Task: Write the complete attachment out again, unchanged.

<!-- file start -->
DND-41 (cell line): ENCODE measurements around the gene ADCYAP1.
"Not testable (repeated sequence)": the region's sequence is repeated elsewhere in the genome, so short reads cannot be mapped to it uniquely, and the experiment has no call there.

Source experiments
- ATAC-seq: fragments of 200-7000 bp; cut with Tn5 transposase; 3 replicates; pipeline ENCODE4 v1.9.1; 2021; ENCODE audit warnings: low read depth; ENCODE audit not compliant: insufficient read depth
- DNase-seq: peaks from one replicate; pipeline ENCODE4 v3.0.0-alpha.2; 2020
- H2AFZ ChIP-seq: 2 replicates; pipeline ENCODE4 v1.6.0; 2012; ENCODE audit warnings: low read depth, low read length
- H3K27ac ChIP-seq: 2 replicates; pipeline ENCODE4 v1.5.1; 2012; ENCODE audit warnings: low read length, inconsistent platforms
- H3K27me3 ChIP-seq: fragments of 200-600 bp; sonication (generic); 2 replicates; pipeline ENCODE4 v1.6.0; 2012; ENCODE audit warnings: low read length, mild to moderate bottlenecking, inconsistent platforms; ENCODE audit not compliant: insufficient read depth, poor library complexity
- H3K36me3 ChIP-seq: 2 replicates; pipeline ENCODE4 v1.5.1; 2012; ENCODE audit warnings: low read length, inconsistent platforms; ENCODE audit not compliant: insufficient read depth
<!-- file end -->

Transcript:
DND-41 (cell line): ENCODE measurements around the gene ADCYAP1.
"Not testable (repeated sequence)": the region's sequence is repeated elsewhere in the genome, so short reads cannot be mapped to it uniquely, and the experiment has no call there.

Source experiments
- ATAC-seq: fragments of 200-7000 bp; cut with Tn5 transposase; 3 replicates; pipeline ENCODE4 v1.9.1; 2021; ENCODE audit warnings: low read depth; ENCODE audit not compliant: insufficient read depth
- DNase-seq: peaks from one replicate; pipeline ENCODE4 v3.0.0-alpha.2; 2020
- H2AFZ ChIP-seq: 2 replicates; pipeline ENCODE4 v1.6.0; 2012; ENCODE audit warnings: low read depth, low read length
- H3K27ac ChIP-seq: 2 replicates; pipeline ENCODE4 v1.5.1; 2012; ENCODE audit warnings: low read length, inconsistent platforms
- H3K27me3 ChIP-seq: fragments of 200-600 bp; sonication (generic); 2 replicates; pipeline ENCODE4 v1.6.0; 2012; ENCODE audit warnings: low read length, mild to moderate bottlenecking, inconsistent platforms; ENCODE audit not compliant: insufficient read depth, poor library complexity
- H3K36me3 ChIP-seq: 2 replicates; pipeline ENCODE4 v1.5.1; 2012; ENCODE audit warnings: low read length, inconsistent platforms; ENCODE audit not compliant: insufficient read depth